Additionally, I haven't decreased my tax liability by investing in my company's 401K program so I can save some money there. I'd love to hear your comments!
 
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blueclassring

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Yeah, California is so expensive and moving could alleviate so much of these expenses. Certainly, many areas in the US are affected by this(Florida, New York, Seattle, Washington, San Diego, San Francisco, Phoenix)! So I know I'm not alone...
 
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ItsOverZyvox

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Financial independence means different things for different people. However, there are fundamental financial rules people never learn. Typical extent of our financial education falls under the common wisdom of 'go to school, get a good job, save, and hopefully you can retire at 65." Then people throw around follwing terms, stocks, real estate, business, 401K, etc etc. Why? Because, people teaching finance aren't usually financially independent. Over 95% of people usually don't know any better.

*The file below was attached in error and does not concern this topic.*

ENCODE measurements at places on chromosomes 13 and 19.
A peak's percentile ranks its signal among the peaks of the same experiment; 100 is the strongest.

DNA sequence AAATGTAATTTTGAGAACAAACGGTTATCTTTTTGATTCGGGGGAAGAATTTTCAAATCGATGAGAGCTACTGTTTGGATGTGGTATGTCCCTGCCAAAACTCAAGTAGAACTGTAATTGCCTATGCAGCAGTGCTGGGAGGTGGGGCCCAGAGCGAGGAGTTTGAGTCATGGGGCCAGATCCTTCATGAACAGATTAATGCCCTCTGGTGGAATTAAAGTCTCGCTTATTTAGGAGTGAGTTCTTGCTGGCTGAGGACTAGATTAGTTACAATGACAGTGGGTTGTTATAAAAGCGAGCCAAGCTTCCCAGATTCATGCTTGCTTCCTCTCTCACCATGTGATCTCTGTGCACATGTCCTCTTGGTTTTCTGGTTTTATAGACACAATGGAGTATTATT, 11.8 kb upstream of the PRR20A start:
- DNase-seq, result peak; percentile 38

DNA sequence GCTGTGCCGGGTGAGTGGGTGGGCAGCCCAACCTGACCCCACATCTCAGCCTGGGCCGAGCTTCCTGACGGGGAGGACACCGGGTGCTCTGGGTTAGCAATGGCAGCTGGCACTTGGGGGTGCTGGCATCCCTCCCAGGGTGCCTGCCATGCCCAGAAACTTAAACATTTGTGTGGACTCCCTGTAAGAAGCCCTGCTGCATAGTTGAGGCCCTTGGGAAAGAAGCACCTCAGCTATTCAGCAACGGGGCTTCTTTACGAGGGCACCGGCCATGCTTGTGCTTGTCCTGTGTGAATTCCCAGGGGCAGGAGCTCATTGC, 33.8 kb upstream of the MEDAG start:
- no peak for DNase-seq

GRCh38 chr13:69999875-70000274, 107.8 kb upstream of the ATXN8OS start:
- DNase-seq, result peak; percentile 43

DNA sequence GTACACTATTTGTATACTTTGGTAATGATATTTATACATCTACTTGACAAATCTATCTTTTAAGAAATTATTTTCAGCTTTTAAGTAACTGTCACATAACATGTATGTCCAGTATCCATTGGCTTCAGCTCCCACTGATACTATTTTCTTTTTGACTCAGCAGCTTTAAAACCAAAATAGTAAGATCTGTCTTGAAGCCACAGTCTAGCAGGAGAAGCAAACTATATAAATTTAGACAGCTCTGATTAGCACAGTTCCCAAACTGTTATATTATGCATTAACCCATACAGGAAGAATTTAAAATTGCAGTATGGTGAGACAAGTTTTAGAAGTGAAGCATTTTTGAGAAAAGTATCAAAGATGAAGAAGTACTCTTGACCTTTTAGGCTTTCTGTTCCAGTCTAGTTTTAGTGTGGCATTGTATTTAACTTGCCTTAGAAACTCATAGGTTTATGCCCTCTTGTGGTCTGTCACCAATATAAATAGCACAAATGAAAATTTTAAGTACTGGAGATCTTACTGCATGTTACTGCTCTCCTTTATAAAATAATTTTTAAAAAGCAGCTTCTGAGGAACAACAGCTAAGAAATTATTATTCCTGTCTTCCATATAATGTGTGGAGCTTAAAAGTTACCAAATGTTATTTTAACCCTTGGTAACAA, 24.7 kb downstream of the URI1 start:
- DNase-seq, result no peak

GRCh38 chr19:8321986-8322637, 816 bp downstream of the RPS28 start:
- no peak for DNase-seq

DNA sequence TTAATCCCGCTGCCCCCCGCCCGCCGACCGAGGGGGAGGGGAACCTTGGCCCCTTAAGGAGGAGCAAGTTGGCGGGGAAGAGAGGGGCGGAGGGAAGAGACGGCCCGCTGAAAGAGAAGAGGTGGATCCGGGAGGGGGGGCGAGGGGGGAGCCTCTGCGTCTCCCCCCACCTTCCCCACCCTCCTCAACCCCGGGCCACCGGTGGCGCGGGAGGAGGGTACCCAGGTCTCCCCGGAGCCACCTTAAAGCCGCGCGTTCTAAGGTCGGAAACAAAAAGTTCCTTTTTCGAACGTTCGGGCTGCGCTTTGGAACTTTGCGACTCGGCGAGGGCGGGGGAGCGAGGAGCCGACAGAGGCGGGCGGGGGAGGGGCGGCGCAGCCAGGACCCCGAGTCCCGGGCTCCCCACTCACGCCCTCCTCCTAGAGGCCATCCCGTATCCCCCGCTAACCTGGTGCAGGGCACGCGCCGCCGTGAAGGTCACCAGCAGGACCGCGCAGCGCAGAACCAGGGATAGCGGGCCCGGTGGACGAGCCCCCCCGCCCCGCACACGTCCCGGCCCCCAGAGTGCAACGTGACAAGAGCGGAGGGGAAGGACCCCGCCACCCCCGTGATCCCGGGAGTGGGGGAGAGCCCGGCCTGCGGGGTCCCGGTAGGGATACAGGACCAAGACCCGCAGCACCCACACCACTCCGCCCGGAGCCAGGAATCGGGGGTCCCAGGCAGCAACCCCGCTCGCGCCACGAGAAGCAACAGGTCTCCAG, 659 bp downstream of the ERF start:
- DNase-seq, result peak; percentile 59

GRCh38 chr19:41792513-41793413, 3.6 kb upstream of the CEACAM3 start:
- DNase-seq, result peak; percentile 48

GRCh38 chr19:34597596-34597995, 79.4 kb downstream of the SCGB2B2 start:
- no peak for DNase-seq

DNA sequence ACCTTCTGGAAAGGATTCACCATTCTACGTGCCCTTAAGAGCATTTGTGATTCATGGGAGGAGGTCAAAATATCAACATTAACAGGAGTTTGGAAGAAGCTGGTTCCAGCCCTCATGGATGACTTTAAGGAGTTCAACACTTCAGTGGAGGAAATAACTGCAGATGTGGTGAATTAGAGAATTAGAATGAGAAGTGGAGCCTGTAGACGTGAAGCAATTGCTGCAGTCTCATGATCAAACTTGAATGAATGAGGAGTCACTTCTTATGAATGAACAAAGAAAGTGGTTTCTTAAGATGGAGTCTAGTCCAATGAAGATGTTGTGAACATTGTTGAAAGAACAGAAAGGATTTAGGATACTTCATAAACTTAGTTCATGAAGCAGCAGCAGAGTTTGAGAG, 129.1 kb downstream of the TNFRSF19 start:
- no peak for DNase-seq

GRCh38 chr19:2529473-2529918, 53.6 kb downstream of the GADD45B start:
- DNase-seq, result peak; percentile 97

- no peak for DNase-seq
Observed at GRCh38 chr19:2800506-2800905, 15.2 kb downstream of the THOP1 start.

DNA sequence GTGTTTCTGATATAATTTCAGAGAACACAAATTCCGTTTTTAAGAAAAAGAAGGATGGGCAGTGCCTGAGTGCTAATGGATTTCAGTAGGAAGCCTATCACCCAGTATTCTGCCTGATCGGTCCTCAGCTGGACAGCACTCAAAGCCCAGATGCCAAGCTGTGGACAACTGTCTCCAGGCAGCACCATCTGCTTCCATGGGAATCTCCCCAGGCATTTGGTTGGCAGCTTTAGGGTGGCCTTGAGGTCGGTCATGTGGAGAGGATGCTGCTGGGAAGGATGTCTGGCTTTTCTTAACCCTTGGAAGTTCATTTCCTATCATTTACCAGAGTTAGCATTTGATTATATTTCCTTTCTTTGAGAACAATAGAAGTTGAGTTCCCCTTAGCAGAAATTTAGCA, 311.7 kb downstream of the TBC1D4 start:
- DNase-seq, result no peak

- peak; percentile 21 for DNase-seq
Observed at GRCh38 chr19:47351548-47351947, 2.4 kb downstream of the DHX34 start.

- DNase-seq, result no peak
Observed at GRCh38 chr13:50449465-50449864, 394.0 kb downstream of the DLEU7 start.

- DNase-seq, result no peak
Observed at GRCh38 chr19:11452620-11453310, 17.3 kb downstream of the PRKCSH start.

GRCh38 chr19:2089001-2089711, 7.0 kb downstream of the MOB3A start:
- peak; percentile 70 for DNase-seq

Let me give you a different perspective. True financial freedom can only be attained once you posess the following three. All three.

Money, Time, and Youth.

What good is a lot of money if you have no time or youth to enjoy it.
What good is a lot of time if you have no money or no youth to enjoy it.
What good is a lot of youth if you have no money or time to enjoy it.

Show me a high income erning professional, I will show you a burned out, exhausted, and overworked person.